The opportunity arose for our church to host a group of homeless people. We anticipated that people might threaten to leave if we went through with it. We weren't prepared, however, for the newly baptized Kathryn.
Much of the snickering about boring sermons comes not
because we expect so little but because we have hoped for so much. A hunger persists for a word from the
Lord—without which we are left to our boring selves.
Do people join a church because they share its members' beliefs? This has become the putative
ideal, the only pure motivation for church affiliation. But I have seldom heard it voiced at our new members' class.
A person in our church was complaining bitterly and threatening to leave the church. His power and influence were waning and he was lashing out. After prayer and reflection, I decided that confrontation would escalate the situation into a polarizing fight. Instead of confrontation, he needed space. Like a child throwing a tantrum, he needed to cry it out and regain his composure.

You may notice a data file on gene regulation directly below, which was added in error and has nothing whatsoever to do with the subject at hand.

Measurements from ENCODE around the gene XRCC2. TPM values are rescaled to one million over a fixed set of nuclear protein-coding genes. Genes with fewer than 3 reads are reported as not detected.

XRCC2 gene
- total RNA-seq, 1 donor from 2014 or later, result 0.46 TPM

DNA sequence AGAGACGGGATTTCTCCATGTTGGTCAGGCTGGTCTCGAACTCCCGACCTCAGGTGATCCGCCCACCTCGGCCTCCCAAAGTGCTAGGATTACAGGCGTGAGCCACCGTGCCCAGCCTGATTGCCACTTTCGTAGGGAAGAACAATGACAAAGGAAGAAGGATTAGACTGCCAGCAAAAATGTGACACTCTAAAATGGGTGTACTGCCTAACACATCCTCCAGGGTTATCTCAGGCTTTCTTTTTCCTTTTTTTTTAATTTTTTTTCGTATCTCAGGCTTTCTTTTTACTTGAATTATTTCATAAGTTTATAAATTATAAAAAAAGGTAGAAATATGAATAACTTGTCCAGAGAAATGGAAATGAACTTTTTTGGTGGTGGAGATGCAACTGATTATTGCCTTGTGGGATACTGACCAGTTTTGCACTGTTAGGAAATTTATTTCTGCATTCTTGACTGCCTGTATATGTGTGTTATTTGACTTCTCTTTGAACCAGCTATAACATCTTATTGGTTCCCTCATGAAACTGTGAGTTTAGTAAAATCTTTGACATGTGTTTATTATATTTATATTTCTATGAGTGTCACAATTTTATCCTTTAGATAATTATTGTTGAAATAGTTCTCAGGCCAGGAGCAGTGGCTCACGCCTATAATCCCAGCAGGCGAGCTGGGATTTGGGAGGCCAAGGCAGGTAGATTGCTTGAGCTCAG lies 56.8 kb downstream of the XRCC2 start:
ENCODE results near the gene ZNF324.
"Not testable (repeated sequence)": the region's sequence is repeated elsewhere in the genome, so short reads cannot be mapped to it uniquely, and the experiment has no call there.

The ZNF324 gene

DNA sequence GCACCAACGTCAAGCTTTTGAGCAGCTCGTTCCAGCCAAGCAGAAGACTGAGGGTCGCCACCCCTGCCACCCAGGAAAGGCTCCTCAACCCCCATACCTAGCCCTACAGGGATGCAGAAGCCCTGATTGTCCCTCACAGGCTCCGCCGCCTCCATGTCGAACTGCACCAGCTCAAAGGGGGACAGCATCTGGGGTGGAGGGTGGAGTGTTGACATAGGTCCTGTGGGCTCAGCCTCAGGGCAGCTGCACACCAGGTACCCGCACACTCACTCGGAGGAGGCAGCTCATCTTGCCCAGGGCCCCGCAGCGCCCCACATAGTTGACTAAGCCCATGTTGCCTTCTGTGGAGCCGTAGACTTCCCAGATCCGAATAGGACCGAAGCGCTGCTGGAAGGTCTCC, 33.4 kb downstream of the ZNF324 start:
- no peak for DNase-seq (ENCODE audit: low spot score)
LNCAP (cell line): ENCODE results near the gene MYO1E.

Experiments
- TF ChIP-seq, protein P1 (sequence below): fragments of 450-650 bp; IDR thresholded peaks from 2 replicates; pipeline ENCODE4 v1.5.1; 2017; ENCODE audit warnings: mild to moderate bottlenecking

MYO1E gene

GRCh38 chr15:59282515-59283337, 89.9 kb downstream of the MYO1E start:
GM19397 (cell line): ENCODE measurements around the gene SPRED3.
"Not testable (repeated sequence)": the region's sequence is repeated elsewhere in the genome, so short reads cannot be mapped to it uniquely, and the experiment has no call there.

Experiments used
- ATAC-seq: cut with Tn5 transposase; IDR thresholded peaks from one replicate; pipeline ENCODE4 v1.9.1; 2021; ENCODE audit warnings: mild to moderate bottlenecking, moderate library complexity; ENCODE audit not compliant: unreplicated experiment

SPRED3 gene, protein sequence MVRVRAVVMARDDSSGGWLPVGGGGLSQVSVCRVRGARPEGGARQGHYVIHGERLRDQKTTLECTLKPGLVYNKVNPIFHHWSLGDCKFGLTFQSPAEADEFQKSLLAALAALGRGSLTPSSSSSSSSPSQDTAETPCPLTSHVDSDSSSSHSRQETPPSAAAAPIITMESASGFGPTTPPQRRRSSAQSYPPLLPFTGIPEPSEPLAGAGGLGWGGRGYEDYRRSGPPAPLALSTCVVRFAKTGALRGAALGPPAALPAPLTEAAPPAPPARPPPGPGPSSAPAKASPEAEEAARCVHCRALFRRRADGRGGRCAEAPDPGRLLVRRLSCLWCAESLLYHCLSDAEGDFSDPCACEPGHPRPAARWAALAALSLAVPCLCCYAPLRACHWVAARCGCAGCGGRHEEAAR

Eboo Patel, founder of the Interfaith Youth Core, remembers Vincent Harding coming up to him at a church in Denver and suggesting that they work together. Patel declined, saying he thought the mission of his own organization didn’t mesh with Harding’s. After Harding died, Patel read his obituary and learned Harding was an unsung hero of the civil rights movement and a speechwriter for Martin Luther King Jr. Later, at an event attended by Patel and Harding’s widow Aljosie, Patel confessed that he had passed up a great opportunity. Aljosie said to Patel: “You should know that Vincent followed your work, and he loved you, and he forgives you” (OnBeing.org, June 9).